4 Types of Exercise for Best Results

What if we could give you a pill that would prevent or delay heart disease/stroke, some cancers, diabetes, osteoporosis, low back pain, high blood pressure, and balance problems/falls? This pill could also manage stress, improve your mood, reduce feelings of depression, improve your ability to think more clearly, and improve your energy level. Most would agree that this is quite the little “wonder pill”. But guess what, you can have all those benefits and more and the answer is right at your fingertips.  

Physical activity, friends. That’s all it takes and it will make a world of difference. These tips are universal in encouraging everyone to do some additional fitness practices at home; simply modify the intensity based on your physical level. These practices are ideal for older adults as well because the physical and mental decline that we may associate with advancing age, may actually be a direct result of decreasing physical activity level. When older people lose their ability to do things, it’s usually because they’re not physically active.

How much exercise is needed for health benefits?
Ideally, you want to section your activity into 4 different types to get all the benefits.
– Endurance
– Strength
– Balance
– Flexibility

Aim for 30 minutes of continuous activity, or 10 minutes 3x daily. Try walking, swimming, biking, or even dancing. If you can talk without any trouble as you walk you aren’t working hard enough, and if you can’t talk at all, you’re exercising too hard. But always remember that some activity is better than none.

We’re not talking about weightlifting here. But, when you have an adequate amount of strength you can do so many daily activities without stress. You can get up from a chair more easily, lift grandchildren or groceries, takes walks and wake up in the morning without those nagging aches and pains. Strength helps prevent falls in older adults too, which can cause problems like broken hips.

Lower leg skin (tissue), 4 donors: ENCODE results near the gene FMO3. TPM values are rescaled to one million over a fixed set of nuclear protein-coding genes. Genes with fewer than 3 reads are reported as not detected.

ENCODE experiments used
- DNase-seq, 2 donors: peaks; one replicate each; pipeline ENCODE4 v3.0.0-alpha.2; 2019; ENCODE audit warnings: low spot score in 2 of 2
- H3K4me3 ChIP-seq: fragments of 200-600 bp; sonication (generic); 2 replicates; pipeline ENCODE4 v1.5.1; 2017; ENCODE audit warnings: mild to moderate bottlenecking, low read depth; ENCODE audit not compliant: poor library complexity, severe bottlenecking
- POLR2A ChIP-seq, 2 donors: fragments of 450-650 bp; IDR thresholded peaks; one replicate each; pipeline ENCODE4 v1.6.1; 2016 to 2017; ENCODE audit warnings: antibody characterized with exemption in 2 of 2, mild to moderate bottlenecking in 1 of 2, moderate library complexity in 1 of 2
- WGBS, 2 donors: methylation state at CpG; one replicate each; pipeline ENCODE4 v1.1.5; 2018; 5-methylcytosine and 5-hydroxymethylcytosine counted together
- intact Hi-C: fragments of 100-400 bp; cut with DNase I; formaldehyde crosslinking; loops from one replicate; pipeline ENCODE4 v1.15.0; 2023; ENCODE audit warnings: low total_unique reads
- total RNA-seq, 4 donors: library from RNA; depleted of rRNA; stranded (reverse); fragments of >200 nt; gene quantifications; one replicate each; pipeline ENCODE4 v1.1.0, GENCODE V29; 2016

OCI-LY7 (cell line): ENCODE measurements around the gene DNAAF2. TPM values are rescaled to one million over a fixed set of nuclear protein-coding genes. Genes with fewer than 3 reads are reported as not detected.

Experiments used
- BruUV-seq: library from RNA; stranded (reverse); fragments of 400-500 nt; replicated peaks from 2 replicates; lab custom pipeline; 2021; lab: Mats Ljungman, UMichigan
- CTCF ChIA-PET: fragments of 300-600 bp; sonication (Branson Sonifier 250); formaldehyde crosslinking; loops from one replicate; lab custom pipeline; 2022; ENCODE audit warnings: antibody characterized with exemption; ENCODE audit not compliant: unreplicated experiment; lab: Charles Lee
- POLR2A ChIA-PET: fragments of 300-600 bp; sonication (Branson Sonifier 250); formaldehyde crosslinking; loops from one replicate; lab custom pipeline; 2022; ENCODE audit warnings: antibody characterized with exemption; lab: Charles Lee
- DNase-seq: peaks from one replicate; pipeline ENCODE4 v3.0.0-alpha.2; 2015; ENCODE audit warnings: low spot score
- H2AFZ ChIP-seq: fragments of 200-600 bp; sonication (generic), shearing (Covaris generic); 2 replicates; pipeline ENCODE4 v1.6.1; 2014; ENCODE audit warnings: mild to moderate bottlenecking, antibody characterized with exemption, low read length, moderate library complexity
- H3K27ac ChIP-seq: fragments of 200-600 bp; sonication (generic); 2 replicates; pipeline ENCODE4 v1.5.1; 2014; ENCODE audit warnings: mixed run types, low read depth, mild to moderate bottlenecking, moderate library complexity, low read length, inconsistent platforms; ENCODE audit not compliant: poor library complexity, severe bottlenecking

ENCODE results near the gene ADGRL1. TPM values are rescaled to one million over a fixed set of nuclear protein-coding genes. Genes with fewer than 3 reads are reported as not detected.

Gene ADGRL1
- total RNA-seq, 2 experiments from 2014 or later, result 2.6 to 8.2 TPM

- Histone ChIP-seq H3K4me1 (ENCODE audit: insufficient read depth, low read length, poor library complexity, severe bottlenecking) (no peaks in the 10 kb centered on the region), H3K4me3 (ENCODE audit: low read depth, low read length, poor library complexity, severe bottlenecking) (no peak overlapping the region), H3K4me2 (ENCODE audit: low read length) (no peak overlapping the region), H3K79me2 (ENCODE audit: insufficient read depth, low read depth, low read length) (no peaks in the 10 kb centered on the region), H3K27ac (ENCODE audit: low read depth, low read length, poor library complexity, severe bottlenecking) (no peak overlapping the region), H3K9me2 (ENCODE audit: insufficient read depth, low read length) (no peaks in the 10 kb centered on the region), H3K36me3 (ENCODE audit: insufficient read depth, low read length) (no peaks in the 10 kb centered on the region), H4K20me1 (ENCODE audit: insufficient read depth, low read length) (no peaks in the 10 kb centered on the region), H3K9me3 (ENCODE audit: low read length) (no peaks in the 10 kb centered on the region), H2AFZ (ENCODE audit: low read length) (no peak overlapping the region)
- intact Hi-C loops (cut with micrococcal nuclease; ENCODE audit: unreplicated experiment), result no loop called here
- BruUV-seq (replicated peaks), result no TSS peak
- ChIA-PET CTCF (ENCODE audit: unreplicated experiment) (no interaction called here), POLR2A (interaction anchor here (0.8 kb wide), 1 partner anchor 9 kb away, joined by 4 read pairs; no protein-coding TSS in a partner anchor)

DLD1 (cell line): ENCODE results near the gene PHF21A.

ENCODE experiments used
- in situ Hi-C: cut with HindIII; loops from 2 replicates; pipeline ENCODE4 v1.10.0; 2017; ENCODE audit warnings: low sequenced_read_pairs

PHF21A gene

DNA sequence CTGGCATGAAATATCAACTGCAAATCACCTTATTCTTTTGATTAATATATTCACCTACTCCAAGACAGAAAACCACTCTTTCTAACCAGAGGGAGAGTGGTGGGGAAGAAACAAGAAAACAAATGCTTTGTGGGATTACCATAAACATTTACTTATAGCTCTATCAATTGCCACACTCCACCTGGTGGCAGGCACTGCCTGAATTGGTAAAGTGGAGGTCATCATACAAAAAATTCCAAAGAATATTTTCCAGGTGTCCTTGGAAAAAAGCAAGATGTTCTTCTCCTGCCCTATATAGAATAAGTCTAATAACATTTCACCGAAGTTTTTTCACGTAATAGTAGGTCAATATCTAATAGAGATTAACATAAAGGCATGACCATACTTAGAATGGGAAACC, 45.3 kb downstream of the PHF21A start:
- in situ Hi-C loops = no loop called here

Some simple strength exercises include:
– Bicep curls with a canned good or light hand weight
– Squats at the kitchen counter, hold on for added stability

There are a few simple things you can do to strengthen your balance skills. Try standing on one foot, then the other at the kitchen counter. Practice getting up from a chair without using your hands or arms. Try walking heel to toe, or sideways.

Moving more freely is beneficial for everyone. Who wouldn’t like to bend over without those minor (or major) aches and pains? The most obvious benefit of stretching is the ability to improve flexibility and range of motion. As we age our muscles can become tighter and the range of motion in our joints can be minimized. When you lack flexibility your body becomes slower and moving is more difficult (and uncomfortable). This can lead to muscle strains or injury, but it also limits what you can do on a daily basis.

Start with light stretches and remember to always stretch after you’ve warmed your muscles up, and don’t stretch to the point that it hurts.
– Practice touching your toes
– Pull your shoulders back and squeeze your shoulder blades together
– Stand tall with your arms up in the air and slowly bend from side to side

Always remember, with any exercise program you want to start out at a low level of effort and work up slowly. “Low and slow” is the way to go. Exercise should never cause pain so if you do feel any intense discomfort, you need to slow down, stop, or consult a professional. We offer exercise programs designed to help people at any and all fitness levels. If you’d like to get started, give us a call today.

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